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Question Number: 26942

Law 12 - Fouls and Misconduct 10/26/2012

RE: Adult

Fraser Agnew of Dumfries, Scotland asks...

Just wondering after tonight's incident on the Liverpool match in the Europa League... At what point, if any, is the player allowed to gain possession of the ball from an opposition goalkeeper. In this incident, the player in question, Daniel Agger, knocked the ball when the goalkeeper had the ball in one hand. He then turned round and scored. However, the referee disallowed the goal, and booked the player. IS this unsporting behaviour? Or was the player within his rights to kicked the ball as the goalkeeper only had the ball in one hand.

Answer provided by Referee Joe McHugh

Hi Fraser
Absolute correct decision by the referee. Once the goalkeeper has the ball in his possession he may not be challenged by an opponent. Nor may he be challenged in releasing the ball. This is what the Laws of the Game says
'"' A goalkeeper is considered to be in control of the ball:
# while the ball is between his hands or between his hand and any surface (e.g. ground, own body)
# while holding the ball in his outstretched open hand
# while in the act of bouncing it on the ground or tossing it into the air
'When a goalkeeper has gained possession of the ball with his hands, he cannot be challenged by an opponent.""
Also the referee can deem the challenge to be unsporting behaviour and caution the player for it. At UEFA / FIFA level the referee would be expected to caution for this offence whereas at a park game the referee might have a strong word only. At park level if the action was to prevent release of the ball by the goalkeeper to start a promising attack then that would be a tactical foul and that would be a caution. It can also be dangerous if the goalkeeper is in the act of punting the ball and that can draw the caution as well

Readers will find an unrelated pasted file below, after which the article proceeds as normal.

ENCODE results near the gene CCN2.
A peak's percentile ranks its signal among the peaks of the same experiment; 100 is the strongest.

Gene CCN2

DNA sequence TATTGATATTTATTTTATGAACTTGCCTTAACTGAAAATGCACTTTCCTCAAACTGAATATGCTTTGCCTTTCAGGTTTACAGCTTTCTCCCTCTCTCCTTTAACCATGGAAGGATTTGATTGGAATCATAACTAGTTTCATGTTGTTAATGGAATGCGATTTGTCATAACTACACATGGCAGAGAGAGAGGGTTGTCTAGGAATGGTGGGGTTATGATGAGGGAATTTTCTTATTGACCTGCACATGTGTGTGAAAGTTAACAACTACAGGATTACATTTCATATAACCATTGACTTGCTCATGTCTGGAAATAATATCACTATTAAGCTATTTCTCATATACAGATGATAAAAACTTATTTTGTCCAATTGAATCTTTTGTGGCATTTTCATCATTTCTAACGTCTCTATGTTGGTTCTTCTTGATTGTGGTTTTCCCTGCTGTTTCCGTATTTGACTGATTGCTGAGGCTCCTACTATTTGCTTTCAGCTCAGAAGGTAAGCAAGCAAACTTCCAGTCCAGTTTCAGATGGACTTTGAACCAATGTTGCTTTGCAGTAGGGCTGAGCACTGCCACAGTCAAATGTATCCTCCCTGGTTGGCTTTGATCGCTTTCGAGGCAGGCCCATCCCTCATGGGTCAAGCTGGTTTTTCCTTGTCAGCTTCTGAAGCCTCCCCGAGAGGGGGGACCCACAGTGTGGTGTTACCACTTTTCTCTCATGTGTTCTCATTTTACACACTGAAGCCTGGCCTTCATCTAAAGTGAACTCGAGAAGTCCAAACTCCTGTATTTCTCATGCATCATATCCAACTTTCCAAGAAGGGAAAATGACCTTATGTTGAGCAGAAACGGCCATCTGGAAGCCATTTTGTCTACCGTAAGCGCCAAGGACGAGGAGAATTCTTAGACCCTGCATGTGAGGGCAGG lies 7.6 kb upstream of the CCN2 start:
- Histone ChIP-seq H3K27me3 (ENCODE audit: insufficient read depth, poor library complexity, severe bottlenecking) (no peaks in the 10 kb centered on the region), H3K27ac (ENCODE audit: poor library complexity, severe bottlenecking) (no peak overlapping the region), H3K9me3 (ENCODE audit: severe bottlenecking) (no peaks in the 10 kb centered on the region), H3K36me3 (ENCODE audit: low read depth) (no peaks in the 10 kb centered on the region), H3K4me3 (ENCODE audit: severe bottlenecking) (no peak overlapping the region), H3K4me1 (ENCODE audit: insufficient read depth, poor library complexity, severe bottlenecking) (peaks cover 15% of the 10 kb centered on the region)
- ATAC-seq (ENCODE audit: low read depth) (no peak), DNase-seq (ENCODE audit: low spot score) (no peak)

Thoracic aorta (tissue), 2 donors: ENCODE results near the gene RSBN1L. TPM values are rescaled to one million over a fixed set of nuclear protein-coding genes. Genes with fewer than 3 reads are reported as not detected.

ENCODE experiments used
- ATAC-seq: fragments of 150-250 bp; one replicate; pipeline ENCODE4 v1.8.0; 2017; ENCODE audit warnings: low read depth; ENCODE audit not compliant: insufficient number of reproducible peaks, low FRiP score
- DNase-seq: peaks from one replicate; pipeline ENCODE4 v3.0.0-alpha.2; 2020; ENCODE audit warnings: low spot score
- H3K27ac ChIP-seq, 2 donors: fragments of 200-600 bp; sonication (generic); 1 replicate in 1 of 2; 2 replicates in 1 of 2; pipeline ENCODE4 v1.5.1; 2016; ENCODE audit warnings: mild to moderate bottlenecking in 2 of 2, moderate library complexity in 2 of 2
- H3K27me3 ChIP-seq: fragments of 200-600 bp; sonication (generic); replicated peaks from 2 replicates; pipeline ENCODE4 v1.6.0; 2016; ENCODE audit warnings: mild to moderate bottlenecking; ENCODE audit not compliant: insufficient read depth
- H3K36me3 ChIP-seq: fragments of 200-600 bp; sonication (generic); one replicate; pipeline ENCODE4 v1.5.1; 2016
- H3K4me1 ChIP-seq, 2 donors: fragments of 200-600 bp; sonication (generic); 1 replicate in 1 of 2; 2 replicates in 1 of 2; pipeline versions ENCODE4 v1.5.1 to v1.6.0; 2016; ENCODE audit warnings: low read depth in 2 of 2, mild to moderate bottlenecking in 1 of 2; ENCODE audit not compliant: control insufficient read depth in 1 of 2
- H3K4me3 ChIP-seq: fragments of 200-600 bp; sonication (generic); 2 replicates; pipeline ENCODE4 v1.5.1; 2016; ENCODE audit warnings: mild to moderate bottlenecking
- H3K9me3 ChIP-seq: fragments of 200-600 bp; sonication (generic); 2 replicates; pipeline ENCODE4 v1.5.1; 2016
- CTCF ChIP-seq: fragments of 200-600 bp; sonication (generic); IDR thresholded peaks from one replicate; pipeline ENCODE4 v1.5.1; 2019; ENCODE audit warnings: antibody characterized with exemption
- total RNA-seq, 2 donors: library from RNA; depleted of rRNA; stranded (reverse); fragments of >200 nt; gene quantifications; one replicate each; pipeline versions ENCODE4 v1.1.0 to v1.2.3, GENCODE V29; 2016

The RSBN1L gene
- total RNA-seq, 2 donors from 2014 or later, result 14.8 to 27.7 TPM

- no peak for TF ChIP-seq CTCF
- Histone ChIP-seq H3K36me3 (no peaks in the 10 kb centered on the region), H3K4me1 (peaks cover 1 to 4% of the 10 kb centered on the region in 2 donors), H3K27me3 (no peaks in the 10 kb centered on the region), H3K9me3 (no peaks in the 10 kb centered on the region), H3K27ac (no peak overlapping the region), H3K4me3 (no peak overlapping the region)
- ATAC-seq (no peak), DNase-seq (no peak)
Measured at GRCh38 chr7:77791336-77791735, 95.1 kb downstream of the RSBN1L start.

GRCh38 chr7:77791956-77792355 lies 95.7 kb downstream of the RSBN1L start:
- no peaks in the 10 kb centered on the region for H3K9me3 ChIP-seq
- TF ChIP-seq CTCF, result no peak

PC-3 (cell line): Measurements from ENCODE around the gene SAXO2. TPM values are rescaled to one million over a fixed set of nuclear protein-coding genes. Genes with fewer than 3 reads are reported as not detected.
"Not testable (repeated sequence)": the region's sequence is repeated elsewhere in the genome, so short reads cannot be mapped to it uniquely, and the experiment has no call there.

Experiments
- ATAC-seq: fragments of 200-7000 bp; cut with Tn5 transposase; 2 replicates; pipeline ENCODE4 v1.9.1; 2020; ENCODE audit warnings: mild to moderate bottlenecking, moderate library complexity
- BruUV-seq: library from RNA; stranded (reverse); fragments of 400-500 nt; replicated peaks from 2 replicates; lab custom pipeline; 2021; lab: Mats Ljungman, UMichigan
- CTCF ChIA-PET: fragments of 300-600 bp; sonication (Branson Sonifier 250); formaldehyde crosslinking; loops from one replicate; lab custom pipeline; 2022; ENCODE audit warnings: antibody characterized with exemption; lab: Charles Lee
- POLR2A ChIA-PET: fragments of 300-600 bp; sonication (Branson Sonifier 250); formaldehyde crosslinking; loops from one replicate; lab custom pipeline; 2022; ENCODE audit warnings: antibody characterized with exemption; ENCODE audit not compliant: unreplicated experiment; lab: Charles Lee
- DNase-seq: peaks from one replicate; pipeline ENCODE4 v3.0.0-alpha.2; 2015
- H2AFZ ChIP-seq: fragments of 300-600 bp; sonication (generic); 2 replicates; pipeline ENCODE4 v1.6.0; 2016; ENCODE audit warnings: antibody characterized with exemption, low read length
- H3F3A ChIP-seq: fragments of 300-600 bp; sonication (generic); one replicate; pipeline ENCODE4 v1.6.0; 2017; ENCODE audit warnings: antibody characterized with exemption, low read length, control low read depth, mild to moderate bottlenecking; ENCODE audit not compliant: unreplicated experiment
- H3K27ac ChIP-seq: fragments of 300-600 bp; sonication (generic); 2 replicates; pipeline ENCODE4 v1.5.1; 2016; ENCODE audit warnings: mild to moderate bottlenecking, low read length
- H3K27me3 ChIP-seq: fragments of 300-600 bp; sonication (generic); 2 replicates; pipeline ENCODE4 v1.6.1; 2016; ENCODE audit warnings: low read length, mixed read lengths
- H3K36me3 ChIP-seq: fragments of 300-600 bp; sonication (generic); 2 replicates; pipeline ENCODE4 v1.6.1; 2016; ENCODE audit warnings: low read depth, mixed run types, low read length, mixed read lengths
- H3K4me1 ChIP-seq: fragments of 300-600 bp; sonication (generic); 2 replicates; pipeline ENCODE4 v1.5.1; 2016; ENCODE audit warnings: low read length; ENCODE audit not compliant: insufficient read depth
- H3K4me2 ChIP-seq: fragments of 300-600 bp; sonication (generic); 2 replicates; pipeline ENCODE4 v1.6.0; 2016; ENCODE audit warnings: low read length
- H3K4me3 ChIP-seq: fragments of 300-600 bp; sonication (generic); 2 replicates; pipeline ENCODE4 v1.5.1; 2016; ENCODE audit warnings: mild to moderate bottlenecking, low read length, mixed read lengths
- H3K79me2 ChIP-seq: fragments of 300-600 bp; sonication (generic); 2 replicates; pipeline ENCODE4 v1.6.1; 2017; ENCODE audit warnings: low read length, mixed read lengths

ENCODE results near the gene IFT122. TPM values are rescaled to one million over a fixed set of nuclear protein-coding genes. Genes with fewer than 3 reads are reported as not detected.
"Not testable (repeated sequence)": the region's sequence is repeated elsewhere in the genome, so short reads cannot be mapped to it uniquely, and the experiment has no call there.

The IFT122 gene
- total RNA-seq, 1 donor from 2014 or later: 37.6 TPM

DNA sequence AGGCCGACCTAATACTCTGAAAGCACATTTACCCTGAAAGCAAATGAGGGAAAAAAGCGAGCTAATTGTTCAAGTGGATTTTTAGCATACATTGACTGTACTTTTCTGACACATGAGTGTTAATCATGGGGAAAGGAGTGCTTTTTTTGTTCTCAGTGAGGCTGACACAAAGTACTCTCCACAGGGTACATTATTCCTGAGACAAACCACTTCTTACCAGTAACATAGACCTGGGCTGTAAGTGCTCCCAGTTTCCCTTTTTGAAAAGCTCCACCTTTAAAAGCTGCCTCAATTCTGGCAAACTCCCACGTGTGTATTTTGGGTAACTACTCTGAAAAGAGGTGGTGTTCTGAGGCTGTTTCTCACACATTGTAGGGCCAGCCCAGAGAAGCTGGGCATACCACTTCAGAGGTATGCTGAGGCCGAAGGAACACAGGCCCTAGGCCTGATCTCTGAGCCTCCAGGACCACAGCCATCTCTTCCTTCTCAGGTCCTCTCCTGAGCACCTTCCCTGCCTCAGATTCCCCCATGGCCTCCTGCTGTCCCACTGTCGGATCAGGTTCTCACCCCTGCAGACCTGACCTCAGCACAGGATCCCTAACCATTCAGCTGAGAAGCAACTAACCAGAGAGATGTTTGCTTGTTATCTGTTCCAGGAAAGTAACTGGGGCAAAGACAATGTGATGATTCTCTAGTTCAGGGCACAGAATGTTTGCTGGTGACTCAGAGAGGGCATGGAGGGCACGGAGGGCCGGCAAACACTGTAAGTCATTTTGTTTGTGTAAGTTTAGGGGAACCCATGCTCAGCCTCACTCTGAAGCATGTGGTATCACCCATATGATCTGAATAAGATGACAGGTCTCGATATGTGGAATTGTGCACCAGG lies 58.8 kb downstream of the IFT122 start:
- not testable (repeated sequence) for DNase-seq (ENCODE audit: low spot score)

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Answer provided by Referee Keith Contarino

Good call by the referee. Theoretically the keeper is in control of the ball when pinning it to the ground with one finger.

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Answer provided by Referee Michelle Maloney

The International Board decided several years ago that the ball on the outstretched keeper's hand is still in his possession and thus is not available to be played by anyone else until either the keeper puts it into play or the keeper uses up his 6 seconds. Up until one of those events occur, no one else can play the ball. The referee here applied the Law as intended.

There was a time several years ago, for about 6 months, when it was deemed 'okay' for an attacker to head or play the ball off the keeper's hand or just as the keeper had punted it into play. Fortunately, this was quickly remedied. The danger to the keeper, the insult to the spirit of the beautiful game and the conflict with the well established tradition and codification in the Laws that the ball was not available to be played by anyone else while in the possession of the keeper made this decision an easy one. One wonders why it was ever in question.

The question here is what is considered 'possession by the goalkeeper'. Since it is clearly established that bouncing the ball or throwing it up into the air is considered possession conveying the privilege of uncontested possession for 6 seconds, and the ball on the hand is thus perfectly logical and correct. The keeper is also considered to be in possession of the ball if it is pinned with as little as a finger to any hard surface, like the ground or the goal post. Additionally, should the keeper have it pinned to her/his body with as little as a finger, that is also possession.

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